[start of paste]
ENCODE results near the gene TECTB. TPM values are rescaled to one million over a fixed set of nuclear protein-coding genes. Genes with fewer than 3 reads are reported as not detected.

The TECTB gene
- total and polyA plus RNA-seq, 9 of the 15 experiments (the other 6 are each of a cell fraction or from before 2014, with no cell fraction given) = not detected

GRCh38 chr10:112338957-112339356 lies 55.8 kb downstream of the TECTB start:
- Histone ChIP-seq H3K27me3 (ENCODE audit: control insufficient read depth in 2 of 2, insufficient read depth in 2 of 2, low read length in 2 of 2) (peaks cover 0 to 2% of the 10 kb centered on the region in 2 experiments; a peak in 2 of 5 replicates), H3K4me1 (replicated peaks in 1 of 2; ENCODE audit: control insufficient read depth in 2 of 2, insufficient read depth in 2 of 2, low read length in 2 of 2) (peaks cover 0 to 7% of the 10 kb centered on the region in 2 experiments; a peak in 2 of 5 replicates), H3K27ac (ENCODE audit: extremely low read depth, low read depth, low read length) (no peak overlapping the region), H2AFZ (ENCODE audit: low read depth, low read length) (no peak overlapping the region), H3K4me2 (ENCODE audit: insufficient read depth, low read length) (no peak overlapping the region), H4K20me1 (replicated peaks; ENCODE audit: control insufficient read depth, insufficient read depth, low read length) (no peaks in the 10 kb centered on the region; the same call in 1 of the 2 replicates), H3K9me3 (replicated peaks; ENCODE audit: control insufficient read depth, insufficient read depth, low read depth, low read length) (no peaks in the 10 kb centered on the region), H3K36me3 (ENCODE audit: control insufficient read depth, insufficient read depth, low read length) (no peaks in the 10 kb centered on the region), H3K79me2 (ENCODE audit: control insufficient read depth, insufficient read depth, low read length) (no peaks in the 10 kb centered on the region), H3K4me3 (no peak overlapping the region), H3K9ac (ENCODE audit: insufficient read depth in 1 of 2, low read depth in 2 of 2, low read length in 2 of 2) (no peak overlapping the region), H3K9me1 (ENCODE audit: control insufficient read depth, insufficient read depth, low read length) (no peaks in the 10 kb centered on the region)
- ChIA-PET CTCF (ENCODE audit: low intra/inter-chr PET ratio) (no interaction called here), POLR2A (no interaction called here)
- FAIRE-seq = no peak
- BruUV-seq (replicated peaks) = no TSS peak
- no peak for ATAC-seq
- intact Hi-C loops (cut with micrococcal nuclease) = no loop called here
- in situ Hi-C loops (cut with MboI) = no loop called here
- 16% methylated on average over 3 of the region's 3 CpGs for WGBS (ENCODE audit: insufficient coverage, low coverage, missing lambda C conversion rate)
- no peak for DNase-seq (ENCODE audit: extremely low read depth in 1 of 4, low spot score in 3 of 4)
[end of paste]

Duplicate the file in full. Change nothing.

ENCODE results near the gene TECTB. TPM values are rescaled to one million over a fixed set of nuclear protein-coding genes. Genes with fewer than 3 reads are reported as not detected.

The TECTB gene
- total and polyA plus RNA-seq, 9 of the 15 experiments (the other 6 are each of a cell fraction or from before 2014, with no cell fraction given) = not detected

GRCh38 chr10:112338957-112339356 lies 55.8 kb downstream of the TECTB start:
- Histone ChIP-seq H3K27me3 (ENCODE audit: control insufficient read depth in 2 of 2, insufficient read depth in 2 of 2, low read length in 2 of 2) (peaks cover 0 to 2% of the 10 kb centered on the region in 2 experiments; a peak in 2 of 5 replicates), H3K4me1 (replicated peaks in 1 of 2; ENCODE audit: control insufficient read depth in 2 of 2, insufficient read depth in 2 of 2, low read length in 2 of 2) (peaks cover 0 to 7% of the 10 kb centered on the region in 2 experiments; a peak in 2 of 5 replicates), H3K27ac (ENCODE audit: extremely low read depth, low read depth, low read length) (no peak overlapping the region), H2AFZ (ENCODE audit: low read depth, low read length) (no peak overlapping the region), H3K4me2 (ENCODE audit: insufficient read depth, low read length) (no peak overlapping the region), H4K20me1 (replicated peaks; ENCODE audit: control insufficient read depth, insufficient read depth, low read length) (no peaks in the 10 kb centered on the region; the same call in 1 of the 2 replicates), H3K9me3 (replicated peaks; ENCODE audit: control insufficient read depth, insufficient read depth, low read depth, low read length) (no peaks in the 10 kb centered on the region), H3K36me3 (ENCODE audit: control insufficient read depth, insufficient read depth, low read length) (no peaks in the 10 kb centered on the region), H3K79me2 (ENCODE audit: control insufficient read depth, insufficient read depth, low read length) (no peaks in the 10 kb centered on the region), H3K4me3 (no peak overlapping the region), H3K9ac (ENCODE audit: insufficient read depth in 1 of 2, low read depth in 2 of 2, low read length in 2 of 2) (no peak overlapping the region), H3K9me1 (ENCODE audit: control insufficient read depth, insufficient read depth, low read length) (no peaks in the 10 kb centered on the region)
- ChIA-PET CTCF (ENCODE audit: low intra/inter-chr PET ratio) (no interaction called here), POLR2A (no interaction called here)
- FAIRE-seq = no peak
- BruUV-seq (replicated peaks) = no TSS peak
- no peak for ATAC-seq
- intact Hi-C loops (cut with micrococcal nuclease) = no loop called here
- in situ Hi-C loops (cut with MboI) = no loop called here
- 16% methylated on average over 3 of the region's 3 CpGs for WGBS (ENCODE audit: insufficient coverage, low coverage, missing lambda C conversion rate)
- no peak for DNase-seq (ENCODE audit: extremely low read depth in 1 of 4, low spot score in 3 of 4)